Relationships rarely come down to one specific event or failure. Usually, there is some event that brings everything to a head, but that event is not the cause of the breakup. And, usually, there is at least some shared blame. It is rarely a simple black and white matter where one is all wrong and one is all right.

Don’t spend too much time on the post-mortem. You do need to move on. But, do think it through enough to realize that it’s usually not entirely one person’s fault. So, think it through. What part of it was your fault? What part was their fault? Then, take 100% responsibility for your part. If it is only 10% your fault, own 100% of your 10%.

Forgive!

Whatever percent of the blame you assign to your ex, forgive them. Even in the unlikely event that you are perfect and it is 100% their fault, forgive them. This is essential. You will never heal or grow as a person, you will never move on and thrive until you forgive your ex.

Why are we so hesitant to forgive? There are many reasons. it’s hard. It goes against our nature. We don’t want to feel like they got away with it. Some people kind of get off on the raw feelings of anger and righteous indignation they feel. Other people love the sympathy they get when they play the martyr.

Sometimes, I believe it is because we don’t understand forgiveness. I don’t have enough time here to do a thorough study on this, but let me make a few quick points.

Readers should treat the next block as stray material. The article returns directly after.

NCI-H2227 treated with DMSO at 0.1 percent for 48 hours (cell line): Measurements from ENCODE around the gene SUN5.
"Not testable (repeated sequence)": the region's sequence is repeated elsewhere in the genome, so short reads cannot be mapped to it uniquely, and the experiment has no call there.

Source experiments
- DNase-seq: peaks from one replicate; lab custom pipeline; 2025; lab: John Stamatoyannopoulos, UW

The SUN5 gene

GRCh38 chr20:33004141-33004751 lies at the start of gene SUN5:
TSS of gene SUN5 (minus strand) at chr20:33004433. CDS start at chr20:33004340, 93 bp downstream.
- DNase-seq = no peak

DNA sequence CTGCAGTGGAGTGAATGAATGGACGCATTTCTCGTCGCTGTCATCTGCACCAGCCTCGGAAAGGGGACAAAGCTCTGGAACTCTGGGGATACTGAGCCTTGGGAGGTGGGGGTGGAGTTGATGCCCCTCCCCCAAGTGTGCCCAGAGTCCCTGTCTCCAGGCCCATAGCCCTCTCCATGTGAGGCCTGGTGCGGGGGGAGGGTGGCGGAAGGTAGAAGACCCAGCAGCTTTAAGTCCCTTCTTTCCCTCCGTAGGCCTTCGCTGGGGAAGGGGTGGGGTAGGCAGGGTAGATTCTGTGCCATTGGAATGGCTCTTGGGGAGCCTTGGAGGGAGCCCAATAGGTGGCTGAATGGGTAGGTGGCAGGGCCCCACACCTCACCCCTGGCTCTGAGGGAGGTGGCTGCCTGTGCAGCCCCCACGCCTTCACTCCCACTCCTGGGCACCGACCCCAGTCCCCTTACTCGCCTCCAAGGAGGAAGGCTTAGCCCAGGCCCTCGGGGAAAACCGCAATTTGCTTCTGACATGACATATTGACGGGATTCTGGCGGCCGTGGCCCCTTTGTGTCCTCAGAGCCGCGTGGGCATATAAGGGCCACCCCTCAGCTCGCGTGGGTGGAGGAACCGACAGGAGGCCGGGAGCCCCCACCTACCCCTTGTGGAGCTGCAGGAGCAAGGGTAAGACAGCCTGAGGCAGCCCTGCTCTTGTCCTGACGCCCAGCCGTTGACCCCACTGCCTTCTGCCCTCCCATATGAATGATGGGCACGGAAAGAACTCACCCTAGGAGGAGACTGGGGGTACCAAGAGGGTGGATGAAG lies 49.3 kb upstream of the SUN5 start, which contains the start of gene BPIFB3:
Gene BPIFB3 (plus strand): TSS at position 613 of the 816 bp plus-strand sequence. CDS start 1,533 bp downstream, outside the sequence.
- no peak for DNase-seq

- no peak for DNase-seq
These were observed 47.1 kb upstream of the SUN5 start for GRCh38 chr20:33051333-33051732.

It Wasn’t That Bad?

Forgiveness does not mean minimizing or excusing. People confuse I forgive you with ‘it’s okay’ or ‘it’s not really that bad’. But, if it was okay or not that bad it could simply be excused and would not require forgiveness. You can only offer true forgiveness if you were truly wronged.

Forgive and Forget?

When I was younger I was the victim of some bad theology. Because God promises to forgive us and not remember our sins, I was taught to forgive and forget. Well, for starters, I’m not God. I am not capable of forgetting what they did to me. I think about it less as time goes on, but forget about it? It is permanently and indelibly etched into my being.

Also, to forget would mean to lose the lessons learned from what happened. Plus, remembering the pain of it helped keep me from jumping into a new relationship prematurely.

That being said, we should not strive to keep it alive in our thoughts. The thoughts should lessen as time goes by and we move on and heal up.

Forgiveness and Trust

Another misconception we encountered a lot in our DivorceCare groups dealt with forgiveness and trust. People assume that forgiving someone means trusting them and letting them back into their life. It does not.

Forgiveness is freely given. Trust must be earned. Forgiveness is instantaneous. Trust is rebuilt over time. Forgiveness could allow someone the opportunity to regain your trust. But, that trust must still be earned and proven over a significant period of time.